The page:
The bane of every student’s existence is the exam period, a time when students grasp at any and every method of effective studying there is. Pomodoro, SQ3R, the Leitner system – these are a few methods you have probably heard of when it comes to effective studying.
Instagram reels and TikTok are teeming with influencers and fellow students teaching you how to organise your time and ace that exam, although these practises usually start months before an exam, instead of the night before. It seems that the rite of passage of any college student is cramming the night before the exam, stressing while they hand out the test sheet and then realising you studied everything but what’s on the exam.
University mental health services tend to offer a mass of mental health workshops during this period and schools often advise students not to fall prey to the stress of cramming. The gargantuan academic monster of cramming is only fed further by procrastination which doesn’t come as a surprise. A study conducted by the American Psychological Association found that 50 percent of college students procrastinate consistently while 75 percent self-report as procrastinators.
Chronic procrastination, which can lead to that frightening cramming session, can have severe impacts on your mental and physical health. Neuroscience found that students who procrastinate consistently report having disabling pain in their arms or shoulders, terrible sleep quality, feelings of loneliness and financial difficulties.
The symptoms sound like I’m reading off the back of a pill bottle banned by the FDA. You never want to reach a point in your academic journey where your health is severely impacted, but sometimes circumstances are hard to change and maybe you really need to pass this class.
So, here are some short-term strategies to manage your stress when you feel like things are getting out of hand.
1. Move Your Body
Stress hormones activate our fight-or-flight instinct and can amp us up into even more stress. To avoid this, work according to the needs of your body, which means that you should try getting up from your desk and moving around. Try shaking your arms and legs for a couple of seconds to reset your nervous system, you’ll find that after this short exercise, your focus will be much better.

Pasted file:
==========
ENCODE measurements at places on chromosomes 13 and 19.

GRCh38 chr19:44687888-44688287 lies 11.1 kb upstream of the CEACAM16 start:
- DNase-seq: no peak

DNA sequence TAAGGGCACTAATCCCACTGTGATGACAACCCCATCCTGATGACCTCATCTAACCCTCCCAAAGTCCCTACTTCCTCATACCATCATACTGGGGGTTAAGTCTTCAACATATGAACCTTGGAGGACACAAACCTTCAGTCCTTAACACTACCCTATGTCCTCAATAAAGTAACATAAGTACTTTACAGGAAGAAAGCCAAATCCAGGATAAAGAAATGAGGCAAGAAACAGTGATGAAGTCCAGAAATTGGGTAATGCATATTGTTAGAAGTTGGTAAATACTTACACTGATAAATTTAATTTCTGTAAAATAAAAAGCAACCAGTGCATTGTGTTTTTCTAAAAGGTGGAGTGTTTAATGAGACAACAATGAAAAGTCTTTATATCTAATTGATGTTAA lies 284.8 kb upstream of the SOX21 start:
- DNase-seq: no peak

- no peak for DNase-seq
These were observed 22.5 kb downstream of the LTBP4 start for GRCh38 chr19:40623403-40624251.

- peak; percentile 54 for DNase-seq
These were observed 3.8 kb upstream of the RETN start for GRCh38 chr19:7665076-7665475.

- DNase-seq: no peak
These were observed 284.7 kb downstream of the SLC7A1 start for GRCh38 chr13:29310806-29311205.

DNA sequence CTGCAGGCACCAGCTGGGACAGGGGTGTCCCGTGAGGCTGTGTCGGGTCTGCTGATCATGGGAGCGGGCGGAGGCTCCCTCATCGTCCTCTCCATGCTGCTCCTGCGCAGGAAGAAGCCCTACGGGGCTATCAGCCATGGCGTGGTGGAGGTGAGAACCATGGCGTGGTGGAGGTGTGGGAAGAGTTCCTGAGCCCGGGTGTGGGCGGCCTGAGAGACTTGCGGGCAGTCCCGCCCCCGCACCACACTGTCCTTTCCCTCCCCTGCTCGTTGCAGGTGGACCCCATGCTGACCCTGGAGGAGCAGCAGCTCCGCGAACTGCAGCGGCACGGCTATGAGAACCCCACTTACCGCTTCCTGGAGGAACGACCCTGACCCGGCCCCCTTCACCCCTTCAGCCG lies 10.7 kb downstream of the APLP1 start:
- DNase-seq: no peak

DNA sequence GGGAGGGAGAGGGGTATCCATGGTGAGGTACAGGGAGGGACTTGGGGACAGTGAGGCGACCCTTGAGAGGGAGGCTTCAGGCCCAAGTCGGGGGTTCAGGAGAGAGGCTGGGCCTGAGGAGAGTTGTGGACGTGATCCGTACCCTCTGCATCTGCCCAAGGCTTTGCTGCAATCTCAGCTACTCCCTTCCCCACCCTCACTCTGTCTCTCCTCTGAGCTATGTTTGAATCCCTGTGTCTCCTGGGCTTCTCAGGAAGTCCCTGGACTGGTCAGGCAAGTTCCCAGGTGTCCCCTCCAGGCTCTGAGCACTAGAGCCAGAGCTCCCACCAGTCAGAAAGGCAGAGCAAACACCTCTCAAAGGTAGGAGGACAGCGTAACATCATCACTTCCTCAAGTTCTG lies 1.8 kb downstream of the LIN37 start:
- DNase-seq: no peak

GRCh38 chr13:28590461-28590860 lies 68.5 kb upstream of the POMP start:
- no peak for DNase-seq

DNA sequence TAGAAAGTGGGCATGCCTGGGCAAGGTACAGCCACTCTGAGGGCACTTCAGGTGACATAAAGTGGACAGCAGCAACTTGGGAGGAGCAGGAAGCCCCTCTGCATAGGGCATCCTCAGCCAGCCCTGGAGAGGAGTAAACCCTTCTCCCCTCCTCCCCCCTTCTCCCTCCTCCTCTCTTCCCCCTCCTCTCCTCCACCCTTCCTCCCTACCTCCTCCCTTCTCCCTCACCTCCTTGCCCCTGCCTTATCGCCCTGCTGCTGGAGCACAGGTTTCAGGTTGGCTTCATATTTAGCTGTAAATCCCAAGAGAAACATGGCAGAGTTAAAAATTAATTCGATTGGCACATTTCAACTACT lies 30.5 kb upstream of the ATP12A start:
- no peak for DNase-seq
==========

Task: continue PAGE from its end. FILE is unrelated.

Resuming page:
2. Taking Deep Breaths
This probably doesn’t come as a surprise to you, taking deep breaths is usually used as advice before a big test or exam to calm students down and help align their body and mind. When we feel that surge of stress, our bodies usually do not get a good amount of oxygen to relax our nervous system, so face away from your textbook or computer and take a deep breath. While it’s mentioned a lot as an easy fix, deep breathing exercises might not come as easy to everyone, however through practise you will be able to master this skill.
3. Ice or Cold Water
According to Everyday Health, cold water activates your vagus nerve, which controls your parasympathetic nervous system and can help you regulate your stress levels. Try splashing cold water onto your face, using an ice roller or rubbing an ice cube over your face, neck and chest. This should snap you right out of that stressful haze!
4. Go for a Walk
Leave your desk for a bit, just for 5-10 minutes and go for a walk. Not only does this simple activity stretch your legs and arms, but it also helps release endorphins that trigger positive emotions. Going for a short walk is a great way to get out of your study environment so that you can be refreshed and return to your work with a new mindset.
5. Calming Scents
Aromatherapy can come in handy when you feel overwhelmed, Very Well Mind found that lavender can help soothe those nerves and decrease your stress. Using essential oils can trigger messages to your limbic system, which controls your behaviour and emotional responses, and initiate relaxation. Scents like sandalwood, jasmine and clary sage can also help elevate your mood and release any toxic stress from your mind.
Remember that the easiest and most practical way to manage your stress is through the active management of your workload, whether that’s through studying weeks in advance of tests or reviewing your notes daily. Each student has a unique way of learning and we must understand ourselves better to study effectively so that we don’t cause academic burnout.
There are multiple sources out there on the best ways to start your semester on the right foot and avoid cramming sessions. Preparing and studying in advance can save you from nights without sleep, unhealthy eating habits and emotional breakdowns. Of course, procrastination can also quickly become a medical issue if it’s harming you beyond your academics, in that case, you should seek the help of a mental health professional.
The strategies I have shared with you today are here to help you when you feel overwhelmed while cramming or studying for your finals. School is tough, and the never-ending slew of assessments can be incredibly tiring, however, don’t let it pile up on you. Take a deep breath, stay hydrated and take timed breaks. Good luck to everyone this finals season!
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